We have had quite a few swallows darting about over the summer.  Lately, these seem to have been replaced by large crows that walk along the top of the roof wearing clogs (well, at least that’s what it sounds like when you are laying in bed!).

Today, one of the security camera caught a rather large Blue Tit.

Although image is blurred, I think that this is a Blue Tit (probably a little too close up!).

Although image is blurred, I think that this is a Blue Tit (probably a little too close up!).


How accurate is measuring using Google Maps?

Well, now I have an accurate set of floor plans, I can compare the estimates that I worked out using Google Maps (see previous post).

I estimated the overall size of the buildings (including the barn) to be around 20 feet by 80 feet.  The floor plans (and the topo survey) show that the building is in fact 22 feet by 82 feet.  Remarkably close to the Google Map estimate.  I tried a few other measurements that I had taken and they are all within about 10% of the actual measurement – this is particularly the case with longer measurements.  It is pretty scary about how much detail you can glean from these satellite images.

Using Google Earth to work out the layout of the property

One of the challenges with purchasing Hagg Leys Farm is that we do not have any property details.  We bought the property before the details had been produced and once the property had been sold, there was no interest in producing these.  So we are having problems answering basic questions such as “how many sq ft is the property?”, “How big is the garden?” etc.
As it turns out, the square footage is an important factor in estimating a number of the basic costs so it is important to be able to get an estimate of this, no matter how rough.  It occurred to me that Google Earth might be a good option here.  I zoomed in on the property as much as I could and grabbed the bitmap (using the snipping tool in Windows 7).  I then pasted this into PowerPoint and drew around the outline of the buildings including other features such as the access road and outbuildings.  You can then remove the underlining satellite image to reveal the outline of the property plan.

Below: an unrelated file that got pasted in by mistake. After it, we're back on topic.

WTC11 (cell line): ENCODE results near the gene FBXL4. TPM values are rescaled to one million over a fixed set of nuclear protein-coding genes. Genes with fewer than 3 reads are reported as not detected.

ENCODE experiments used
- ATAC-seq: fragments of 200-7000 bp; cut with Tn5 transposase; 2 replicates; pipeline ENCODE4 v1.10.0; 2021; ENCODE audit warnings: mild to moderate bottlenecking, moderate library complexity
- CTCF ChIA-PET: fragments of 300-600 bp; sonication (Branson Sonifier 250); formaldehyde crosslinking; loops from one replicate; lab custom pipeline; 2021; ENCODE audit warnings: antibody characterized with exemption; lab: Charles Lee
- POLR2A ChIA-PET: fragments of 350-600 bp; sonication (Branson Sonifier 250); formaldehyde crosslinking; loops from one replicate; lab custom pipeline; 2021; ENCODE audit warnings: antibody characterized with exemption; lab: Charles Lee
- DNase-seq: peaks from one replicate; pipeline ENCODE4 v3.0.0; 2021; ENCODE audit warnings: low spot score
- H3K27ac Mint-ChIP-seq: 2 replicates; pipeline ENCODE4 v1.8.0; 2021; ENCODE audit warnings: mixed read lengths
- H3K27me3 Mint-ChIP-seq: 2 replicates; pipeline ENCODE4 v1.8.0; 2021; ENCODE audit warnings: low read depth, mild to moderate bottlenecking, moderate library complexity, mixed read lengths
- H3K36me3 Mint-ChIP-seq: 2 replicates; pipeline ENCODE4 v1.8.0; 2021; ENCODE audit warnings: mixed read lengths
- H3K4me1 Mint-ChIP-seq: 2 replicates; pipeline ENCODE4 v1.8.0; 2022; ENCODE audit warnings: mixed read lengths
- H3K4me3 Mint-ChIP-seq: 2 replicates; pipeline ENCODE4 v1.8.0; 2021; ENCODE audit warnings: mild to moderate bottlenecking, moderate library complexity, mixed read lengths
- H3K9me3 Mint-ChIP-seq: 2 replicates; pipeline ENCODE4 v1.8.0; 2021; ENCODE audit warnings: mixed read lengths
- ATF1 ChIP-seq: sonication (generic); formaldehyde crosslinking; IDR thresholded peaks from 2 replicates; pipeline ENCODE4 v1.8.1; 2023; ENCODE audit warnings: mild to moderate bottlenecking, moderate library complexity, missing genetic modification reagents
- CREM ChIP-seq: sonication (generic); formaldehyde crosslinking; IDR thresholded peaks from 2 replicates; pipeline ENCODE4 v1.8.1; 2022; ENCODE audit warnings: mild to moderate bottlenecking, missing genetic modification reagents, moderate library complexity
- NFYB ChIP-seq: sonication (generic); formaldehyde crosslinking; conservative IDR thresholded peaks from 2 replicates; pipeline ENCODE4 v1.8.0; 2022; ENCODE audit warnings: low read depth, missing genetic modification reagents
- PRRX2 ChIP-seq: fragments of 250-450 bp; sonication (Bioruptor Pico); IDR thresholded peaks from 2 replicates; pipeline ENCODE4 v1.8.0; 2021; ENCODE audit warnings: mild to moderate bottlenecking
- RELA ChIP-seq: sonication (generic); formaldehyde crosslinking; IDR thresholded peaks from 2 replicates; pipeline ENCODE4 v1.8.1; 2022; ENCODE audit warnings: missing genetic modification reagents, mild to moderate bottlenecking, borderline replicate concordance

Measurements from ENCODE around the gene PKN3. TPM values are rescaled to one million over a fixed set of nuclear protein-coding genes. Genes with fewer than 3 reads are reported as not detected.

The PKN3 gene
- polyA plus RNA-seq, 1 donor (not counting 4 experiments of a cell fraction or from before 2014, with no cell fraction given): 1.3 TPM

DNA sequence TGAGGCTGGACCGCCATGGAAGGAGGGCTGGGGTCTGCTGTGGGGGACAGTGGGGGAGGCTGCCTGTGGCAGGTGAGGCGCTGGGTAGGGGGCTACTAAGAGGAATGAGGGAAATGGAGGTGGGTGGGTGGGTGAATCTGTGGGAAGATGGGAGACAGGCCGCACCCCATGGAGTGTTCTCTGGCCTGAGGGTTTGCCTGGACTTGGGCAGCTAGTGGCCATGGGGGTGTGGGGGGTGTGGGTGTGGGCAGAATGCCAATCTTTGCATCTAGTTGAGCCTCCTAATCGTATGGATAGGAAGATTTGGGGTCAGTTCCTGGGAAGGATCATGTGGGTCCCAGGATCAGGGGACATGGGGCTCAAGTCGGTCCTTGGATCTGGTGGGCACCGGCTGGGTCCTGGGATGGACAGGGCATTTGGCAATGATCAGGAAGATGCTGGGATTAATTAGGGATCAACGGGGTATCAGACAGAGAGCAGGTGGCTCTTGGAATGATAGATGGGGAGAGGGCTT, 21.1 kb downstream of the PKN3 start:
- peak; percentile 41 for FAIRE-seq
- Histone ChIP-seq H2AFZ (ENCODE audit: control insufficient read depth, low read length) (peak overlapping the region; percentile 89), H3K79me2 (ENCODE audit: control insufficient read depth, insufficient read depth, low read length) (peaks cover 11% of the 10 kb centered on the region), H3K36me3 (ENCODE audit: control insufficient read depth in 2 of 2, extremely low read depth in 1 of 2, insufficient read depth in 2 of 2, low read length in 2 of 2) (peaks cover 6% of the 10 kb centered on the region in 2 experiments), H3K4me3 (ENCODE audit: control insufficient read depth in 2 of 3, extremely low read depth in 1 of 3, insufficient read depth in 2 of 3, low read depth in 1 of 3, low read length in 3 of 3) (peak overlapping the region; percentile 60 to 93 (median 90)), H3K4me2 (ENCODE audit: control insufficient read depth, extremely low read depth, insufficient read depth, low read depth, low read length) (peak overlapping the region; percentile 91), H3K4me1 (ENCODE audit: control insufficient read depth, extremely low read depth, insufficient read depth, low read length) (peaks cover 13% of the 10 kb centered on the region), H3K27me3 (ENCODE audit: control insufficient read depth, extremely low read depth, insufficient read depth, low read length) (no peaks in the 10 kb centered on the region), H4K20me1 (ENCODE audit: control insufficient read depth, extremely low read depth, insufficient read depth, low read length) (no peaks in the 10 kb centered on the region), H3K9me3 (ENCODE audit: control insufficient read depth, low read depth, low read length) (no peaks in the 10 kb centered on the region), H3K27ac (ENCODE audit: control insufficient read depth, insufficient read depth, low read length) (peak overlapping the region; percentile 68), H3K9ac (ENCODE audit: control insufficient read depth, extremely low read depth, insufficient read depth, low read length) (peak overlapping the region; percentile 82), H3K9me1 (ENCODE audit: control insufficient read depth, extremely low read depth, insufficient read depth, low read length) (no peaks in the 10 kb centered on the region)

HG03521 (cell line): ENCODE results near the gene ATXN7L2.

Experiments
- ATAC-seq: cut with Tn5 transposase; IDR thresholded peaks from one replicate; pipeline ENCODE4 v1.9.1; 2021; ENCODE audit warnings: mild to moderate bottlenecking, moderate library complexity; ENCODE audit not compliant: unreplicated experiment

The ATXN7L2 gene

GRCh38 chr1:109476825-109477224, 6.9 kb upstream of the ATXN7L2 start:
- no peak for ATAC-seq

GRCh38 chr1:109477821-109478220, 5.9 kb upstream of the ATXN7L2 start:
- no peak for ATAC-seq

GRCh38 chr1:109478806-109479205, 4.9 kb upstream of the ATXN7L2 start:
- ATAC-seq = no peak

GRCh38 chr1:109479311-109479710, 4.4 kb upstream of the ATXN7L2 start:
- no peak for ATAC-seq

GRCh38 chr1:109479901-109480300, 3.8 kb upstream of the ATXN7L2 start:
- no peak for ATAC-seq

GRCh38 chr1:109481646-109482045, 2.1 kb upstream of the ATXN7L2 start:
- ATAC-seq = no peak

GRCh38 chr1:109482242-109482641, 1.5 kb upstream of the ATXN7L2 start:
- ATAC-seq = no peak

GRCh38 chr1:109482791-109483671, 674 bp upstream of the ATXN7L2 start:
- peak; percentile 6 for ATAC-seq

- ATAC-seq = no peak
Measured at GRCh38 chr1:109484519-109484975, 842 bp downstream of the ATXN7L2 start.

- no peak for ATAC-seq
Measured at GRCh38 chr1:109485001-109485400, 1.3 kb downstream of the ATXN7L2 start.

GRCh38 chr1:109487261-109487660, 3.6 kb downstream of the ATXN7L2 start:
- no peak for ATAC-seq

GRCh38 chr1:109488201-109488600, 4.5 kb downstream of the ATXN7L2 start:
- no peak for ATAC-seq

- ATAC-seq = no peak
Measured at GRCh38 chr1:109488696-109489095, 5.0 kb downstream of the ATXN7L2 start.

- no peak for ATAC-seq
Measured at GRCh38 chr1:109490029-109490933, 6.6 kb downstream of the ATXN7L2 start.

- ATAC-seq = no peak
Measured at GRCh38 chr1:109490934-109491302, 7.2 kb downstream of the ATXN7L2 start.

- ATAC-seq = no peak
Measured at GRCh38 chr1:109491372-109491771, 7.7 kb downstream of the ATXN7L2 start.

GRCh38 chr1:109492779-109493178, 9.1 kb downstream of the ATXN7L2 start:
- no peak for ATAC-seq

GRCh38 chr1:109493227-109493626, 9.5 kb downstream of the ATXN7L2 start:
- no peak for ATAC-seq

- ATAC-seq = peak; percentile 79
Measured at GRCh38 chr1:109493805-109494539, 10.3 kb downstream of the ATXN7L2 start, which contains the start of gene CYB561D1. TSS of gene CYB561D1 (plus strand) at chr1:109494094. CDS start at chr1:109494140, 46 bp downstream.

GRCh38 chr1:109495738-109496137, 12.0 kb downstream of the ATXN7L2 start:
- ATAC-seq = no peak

Two important things to remember.  Firstly, if you shrink the bitmap, make sure that you keep the proportions the same.  Secondly, when you grab the bitmap make sure that you include the scale.  If you do this, you should be able to mention the outline of the buildings.  Using this approach, I managed to estimate that the square footage of the existing building is around 2700 sq feet (excluding the unconverted barn). I could also start to building some outline designs for the renovation as well as calculating the potential increase in square footage.  I used this to provide some illustrations to the architect and it turned to be a really useful process.